Regeneron execs score $140M payday as Eylea mints money

How much is a wildly successful drug worth? For Regeneron's top executives, the answer is $140 million. With its vision-loss drug beating all sales expectations for its first year on the market, the company's 5 highest-paid managers won $140,695,118 in 2012 compensation. Some $30 million of that went to CEO Len Schleifer--a tidy sum. But Chief Scientific Officer George Yancopoulos really brought home the bacon, with $81.5 million in cash, stock and options.

CEO Leonard Schleifer

Regeneron's ($REGN) vision-loss treatment Eylea, approved in November 2011, went gangbusters last year, snatching market share from entrenched rival Lucentis and spinning out $838 million in sales. Announcing 2012 earnings, Schleifer predicted Eylea would enter the hallowed ranks of blockbuster drugs by year's end.

Explaining the handsome pay packages, Regeneron's compensation committee cited "the extraordinary accomplishments" Regeneron achieved last year, which "substantially exceeded our corporate goals." Besides Eylea's successful launch, the company scored some development points as well, including a new FDA-approved indication and new European approval for Eylea, and priority-review approval for Zaltrap, a colon cancer treatment marketed in partnership with Sanofi ($SNY).

Stock and option awards accounted for most of the executives' compensation, with $26.6 million in options for Schleifer and $21.4 million in options for Yancopoulos. Schleifer also earned a base salary of $1 million and cash bonus of $2.3 million, plus some $116,000 in perqs such as a car allowance, club membership, tax and financial planning services, and insurance premiums. Yancopoulos' package included an $850,000 salary and a cash bonus of almost $2 million.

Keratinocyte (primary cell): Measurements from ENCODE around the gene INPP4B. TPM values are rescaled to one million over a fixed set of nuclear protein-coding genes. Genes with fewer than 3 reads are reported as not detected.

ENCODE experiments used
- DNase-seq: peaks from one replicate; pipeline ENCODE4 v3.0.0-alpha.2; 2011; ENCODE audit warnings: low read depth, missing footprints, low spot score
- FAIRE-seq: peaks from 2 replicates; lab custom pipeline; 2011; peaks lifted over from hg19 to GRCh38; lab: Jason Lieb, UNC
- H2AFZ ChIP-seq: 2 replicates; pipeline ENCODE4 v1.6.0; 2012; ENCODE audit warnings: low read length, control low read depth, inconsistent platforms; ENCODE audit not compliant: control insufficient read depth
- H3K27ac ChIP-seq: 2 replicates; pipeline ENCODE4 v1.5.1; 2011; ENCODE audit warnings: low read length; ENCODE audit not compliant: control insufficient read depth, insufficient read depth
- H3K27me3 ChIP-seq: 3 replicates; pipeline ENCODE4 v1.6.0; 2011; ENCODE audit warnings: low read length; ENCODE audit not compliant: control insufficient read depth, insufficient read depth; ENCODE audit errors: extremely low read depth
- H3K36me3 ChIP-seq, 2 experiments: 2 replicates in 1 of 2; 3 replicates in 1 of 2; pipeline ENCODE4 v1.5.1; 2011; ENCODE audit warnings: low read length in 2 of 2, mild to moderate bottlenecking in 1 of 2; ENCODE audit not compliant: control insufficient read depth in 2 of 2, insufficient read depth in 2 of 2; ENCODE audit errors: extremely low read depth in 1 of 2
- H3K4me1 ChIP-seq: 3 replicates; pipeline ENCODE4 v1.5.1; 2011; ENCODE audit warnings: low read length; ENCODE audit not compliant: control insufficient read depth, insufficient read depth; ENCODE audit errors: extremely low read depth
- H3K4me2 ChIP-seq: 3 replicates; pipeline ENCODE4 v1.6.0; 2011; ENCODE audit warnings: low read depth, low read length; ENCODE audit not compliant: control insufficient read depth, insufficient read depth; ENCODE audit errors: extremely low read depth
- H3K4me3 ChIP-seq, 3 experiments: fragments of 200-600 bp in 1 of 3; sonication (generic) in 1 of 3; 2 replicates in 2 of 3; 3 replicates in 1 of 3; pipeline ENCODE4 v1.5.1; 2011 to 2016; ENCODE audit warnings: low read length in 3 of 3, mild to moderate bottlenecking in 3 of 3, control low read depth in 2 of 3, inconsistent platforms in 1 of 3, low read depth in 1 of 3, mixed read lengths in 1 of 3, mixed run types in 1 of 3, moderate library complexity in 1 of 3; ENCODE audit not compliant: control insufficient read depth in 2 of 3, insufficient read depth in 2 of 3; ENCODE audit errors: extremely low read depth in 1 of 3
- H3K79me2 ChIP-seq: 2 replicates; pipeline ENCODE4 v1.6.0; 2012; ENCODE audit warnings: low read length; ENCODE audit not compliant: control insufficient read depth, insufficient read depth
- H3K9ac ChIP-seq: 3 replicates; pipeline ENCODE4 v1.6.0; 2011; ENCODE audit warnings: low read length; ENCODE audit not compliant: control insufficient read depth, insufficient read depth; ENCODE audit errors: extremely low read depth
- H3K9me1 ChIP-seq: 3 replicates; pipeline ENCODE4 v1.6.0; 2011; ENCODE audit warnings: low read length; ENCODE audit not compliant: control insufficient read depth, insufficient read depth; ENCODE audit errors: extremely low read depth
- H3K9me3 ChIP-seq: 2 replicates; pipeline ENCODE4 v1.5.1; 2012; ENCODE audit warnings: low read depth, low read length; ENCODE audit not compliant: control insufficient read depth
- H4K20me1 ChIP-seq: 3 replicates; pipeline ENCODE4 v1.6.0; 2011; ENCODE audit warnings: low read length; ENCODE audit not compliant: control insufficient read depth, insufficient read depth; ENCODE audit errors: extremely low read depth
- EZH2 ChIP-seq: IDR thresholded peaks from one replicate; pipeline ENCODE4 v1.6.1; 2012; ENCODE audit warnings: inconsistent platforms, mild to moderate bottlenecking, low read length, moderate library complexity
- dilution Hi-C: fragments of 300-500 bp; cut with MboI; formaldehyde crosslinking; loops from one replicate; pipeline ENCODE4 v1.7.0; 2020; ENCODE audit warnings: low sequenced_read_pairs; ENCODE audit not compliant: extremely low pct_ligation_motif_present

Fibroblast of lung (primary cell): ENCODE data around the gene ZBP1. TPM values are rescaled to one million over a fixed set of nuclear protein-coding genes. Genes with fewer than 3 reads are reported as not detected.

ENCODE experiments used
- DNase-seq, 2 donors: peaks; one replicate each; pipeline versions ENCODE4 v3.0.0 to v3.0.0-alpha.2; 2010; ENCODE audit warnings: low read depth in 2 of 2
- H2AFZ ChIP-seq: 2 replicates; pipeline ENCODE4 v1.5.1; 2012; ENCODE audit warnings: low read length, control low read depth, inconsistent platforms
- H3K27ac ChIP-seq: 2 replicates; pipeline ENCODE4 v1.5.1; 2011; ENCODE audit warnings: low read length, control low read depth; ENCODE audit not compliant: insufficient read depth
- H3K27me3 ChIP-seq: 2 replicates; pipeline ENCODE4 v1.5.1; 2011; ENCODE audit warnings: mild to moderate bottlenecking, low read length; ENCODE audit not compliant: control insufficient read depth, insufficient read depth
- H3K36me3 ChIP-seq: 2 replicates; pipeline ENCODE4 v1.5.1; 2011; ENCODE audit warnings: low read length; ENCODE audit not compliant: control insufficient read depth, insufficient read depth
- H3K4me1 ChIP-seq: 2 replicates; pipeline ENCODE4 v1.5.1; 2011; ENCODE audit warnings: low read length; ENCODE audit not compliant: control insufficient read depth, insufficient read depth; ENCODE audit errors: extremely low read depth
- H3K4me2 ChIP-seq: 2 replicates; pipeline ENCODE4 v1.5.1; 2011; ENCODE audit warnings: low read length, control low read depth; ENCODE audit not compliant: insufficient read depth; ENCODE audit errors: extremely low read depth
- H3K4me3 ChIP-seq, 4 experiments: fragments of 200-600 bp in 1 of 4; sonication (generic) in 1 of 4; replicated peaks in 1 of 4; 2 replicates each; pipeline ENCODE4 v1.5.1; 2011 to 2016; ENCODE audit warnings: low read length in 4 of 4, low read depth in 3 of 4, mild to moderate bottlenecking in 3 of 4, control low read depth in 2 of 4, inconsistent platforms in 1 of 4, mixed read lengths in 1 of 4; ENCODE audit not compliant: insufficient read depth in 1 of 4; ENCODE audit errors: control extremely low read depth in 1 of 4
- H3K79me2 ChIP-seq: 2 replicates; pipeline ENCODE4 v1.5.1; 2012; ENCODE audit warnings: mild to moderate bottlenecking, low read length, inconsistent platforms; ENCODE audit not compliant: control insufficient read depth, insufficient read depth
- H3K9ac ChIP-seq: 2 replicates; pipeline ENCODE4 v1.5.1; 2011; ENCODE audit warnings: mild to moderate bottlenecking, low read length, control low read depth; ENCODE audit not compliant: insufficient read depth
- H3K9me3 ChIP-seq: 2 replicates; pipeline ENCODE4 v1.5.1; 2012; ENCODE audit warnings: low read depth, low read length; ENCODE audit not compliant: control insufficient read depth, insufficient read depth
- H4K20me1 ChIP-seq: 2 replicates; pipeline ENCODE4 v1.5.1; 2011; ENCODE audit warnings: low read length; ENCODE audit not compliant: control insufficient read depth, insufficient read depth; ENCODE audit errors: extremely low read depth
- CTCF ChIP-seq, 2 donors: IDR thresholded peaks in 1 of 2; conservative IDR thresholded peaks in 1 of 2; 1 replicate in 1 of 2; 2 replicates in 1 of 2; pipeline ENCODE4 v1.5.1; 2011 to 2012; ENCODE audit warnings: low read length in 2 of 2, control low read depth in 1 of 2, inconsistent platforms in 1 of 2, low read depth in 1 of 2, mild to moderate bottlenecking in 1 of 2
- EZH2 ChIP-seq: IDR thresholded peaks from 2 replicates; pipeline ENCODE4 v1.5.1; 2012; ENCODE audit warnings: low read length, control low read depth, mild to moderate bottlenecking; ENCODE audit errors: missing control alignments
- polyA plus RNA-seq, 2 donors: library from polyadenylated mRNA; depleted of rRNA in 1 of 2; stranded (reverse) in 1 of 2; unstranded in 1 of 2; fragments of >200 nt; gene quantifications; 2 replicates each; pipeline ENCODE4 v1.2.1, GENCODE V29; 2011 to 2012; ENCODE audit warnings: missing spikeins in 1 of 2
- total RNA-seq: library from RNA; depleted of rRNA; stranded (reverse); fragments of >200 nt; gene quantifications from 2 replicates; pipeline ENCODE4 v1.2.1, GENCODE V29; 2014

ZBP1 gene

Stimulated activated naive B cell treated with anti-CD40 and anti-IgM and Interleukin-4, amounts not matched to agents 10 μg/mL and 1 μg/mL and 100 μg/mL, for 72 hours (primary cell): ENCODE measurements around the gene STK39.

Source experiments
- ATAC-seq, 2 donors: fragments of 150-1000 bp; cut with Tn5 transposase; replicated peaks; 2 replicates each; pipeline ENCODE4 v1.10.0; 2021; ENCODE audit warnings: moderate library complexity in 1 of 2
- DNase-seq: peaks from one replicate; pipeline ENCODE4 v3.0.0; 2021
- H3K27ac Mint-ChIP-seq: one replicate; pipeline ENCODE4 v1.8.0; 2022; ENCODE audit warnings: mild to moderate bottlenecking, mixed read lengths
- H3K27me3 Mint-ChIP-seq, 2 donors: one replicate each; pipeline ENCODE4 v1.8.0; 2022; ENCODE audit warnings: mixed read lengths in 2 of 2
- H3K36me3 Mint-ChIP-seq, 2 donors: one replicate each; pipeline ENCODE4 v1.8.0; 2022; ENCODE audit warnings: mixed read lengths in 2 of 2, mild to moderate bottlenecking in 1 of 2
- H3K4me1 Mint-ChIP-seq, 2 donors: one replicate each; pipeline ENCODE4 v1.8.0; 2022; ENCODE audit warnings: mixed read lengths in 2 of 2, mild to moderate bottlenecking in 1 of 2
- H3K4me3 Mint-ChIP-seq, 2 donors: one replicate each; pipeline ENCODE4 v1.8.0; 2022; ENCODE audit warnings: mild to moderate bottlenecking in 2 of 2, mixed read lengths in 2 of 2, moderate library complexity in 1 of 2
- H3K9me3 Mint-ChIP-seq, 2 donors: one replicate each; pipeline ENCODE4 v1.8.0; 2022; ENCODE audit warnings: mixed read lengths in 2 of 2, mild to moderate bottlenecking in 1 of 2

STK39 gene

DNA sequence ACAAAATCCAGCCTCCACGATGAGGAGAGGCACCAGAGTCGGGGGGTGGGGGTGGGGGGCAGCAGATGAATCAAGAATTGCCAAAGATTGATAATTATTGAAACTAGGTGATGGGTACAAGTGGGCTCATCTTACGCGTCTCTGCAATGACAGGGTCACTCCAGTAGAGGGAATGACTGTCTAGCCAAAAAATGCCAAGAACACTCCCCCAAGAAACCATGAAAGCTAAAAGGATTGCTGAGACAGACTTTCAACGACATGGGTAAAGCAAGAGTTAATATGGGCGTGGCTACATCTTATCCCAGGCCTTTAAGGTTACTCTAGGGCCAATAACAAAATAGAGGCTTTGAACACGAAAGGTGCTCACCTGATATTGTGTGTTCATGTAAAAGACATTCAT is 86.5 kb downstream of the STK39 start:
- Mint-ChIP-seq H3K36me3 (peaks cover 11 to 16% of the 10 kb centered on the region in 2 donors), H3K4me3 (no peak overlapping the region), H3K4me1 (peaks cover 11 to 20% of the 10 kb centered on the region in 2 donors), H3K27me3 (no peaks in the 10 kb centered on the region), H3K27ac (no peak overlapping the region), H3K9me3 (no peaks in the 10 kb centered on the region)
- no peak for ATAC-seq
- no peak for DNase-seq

CSO George Yancopoulos

The real zinger for Yancopoulos, though, was a 500,000-share retention bonus, worth $57.3 million. The stock grant's vesting provisions are designed to keep Yancopoulos toiling on Regeneron's behalf through 2017, the company's compensation committee said. The award, made in June 2012, recognized the "critical role" Yancopoulos is expected to play in Regeneron's future success, by developing new indications for Eylea and Zaltrap, and getting new drugs to market.

"The size of the award and its vesting provisions were intended to provide a powerful incentive for Dr. Yancopoulos to remain employed by the Company through at least the fifth anniversary of the date of the award when it vests in its entirety," the committee wrote. Indeed.

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